The QQ Field in the Gulf of Suez is a mature, geologically complex with multiple stacked, faulted reservoirs, with commingled production between different reservoirs. This paper illustrates the power of an automated tool to perform systematic, rapid, and detailed assessment of the reservoir performance, identify the key recovery obstacles and prepare remedial plans to enable the reservoir to produce to its full potential. The well and reservoir data were processed to compute a series of metrics and key performance indicators at various levels (well, layer, reservoir, well groups, etc.). The tool has several automated modules to facilitate rapid, metric-driven reservoir assurance and management. These modules include: (i) well production/injection allocation, (ii) wells decline curve analysis including event-detection, (iii) pressure and voidage analysis, and (iv) Contact analysis. Using performance analytics, the study quickly identified ways to improve the health of the reservoir and maximize its value.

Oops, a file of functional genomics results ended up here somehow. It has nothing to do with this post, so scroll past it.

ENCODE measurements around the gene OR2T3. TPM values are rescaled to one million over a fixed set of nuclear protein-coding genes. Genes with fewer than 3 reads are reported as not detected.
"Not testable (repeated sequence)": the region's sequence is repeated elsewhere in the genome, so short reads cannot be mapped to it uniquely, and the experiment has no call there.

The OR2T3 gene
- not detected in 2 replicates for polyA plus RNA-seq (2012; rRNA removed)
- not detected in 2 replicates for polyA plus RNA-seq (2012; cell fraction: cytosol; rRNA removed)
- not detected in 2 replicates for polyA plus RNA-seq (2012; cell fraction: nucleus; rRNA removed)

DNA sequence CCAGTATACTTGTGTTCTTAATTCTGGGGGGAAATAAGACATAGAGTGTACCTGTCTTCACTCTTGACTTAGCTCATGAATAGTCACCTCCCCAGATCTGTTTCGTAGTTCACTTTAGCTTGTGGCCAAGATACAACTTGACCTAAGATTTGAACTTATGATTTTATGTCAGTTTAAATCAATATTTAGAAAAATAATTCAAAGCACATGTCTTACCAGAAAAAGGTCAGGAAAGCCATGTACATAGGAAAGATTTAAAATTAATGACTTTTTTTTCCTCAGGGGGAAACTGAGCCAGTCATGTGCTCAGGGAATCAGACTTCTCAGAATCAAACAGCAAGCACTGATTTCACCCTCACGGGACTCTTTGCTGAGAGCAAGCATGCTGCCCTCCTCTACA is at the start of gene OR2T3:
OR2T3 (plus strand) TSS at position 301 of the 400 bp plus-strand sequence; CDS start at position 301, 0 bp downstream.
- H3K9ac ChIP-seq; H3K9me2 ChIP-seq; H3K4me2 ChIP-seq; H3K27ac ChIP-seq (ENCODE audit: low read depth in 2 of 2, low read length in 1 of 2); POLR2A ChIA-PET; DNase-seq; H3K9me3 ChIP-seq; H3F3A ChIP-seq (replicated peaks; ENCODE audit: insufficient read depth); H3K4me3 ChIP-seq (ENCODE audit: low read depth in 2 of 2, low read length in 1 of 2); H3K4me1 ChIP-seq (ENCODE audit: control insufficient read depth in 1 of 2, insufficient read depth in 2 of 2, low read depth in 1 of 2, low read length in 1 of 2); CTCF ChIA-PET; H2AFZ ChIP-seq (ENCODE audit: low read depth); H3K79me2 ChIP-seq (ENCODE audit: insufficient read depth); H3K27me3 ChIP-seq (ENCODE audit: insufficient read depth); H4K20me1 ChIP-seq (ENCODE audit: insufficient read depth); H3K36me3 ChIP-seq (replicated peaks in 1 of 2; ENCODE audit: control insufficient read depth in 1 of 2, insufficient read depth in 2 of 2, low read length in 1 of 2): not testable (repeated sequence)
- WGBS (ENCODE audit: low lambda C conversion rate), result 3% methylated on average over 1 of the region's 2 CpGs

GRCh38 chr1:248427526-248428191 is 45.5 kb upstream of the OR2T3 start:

The QQ Field predominantly produces from two formations: Nubia and Nezzazat. Furthermore, there are multiple sub-layers in each formation. Reliable flow unit allocation is critical to gauge contribution of each layer, identify the undrained areas of the reservoir, and locate future development opportunities. The flow unit allocation module incorporates all available data such as PLT/ILT data, completion history, permeability of each flow unit at well level, relative pressures, and water influx model. Based on the allocated production, the current recovery factors in Nubia and Nezzazat are approximately 60% and 20% respectively. Analysis of RFT data reveals good vertical communication across Nubia. However, in some areas there is clear pressure discontinuity across layers. The reservoir pressure has dropped below the bubble point in both formations. As a result, water injection was initiated. The pressure in all parts of Nubia was restored above bubble point. Aquifer influx is sufficient to support the current withdrawal rates and further water injection is unnecessary. However, Nezzazat has a significantly higher reservoir complexity and therefore, shows a large variation in pressure behavior. It needs water injection to maintain the reservoir pressure above the bubble point in all parts of the reservoir. Based on the flow-unit allocation, the voidage replacement ratio (VRR) was calculated for each area and each layer. Even though the overall VRR in the waterflooded areas is above one, the distribution of the injected water is uneven. Redistributing injected water and ensuring that all the areas and all the layers are adequately supported will help to maximize recovery. The prolonged dip in oil price demands extreme efficiency. Sound reservoir management must not require unreasonable time or manpower. The rapid, automated analysis enables quick identification of the key areas for improvement in reservoir management practices and maximize the value of the asset.

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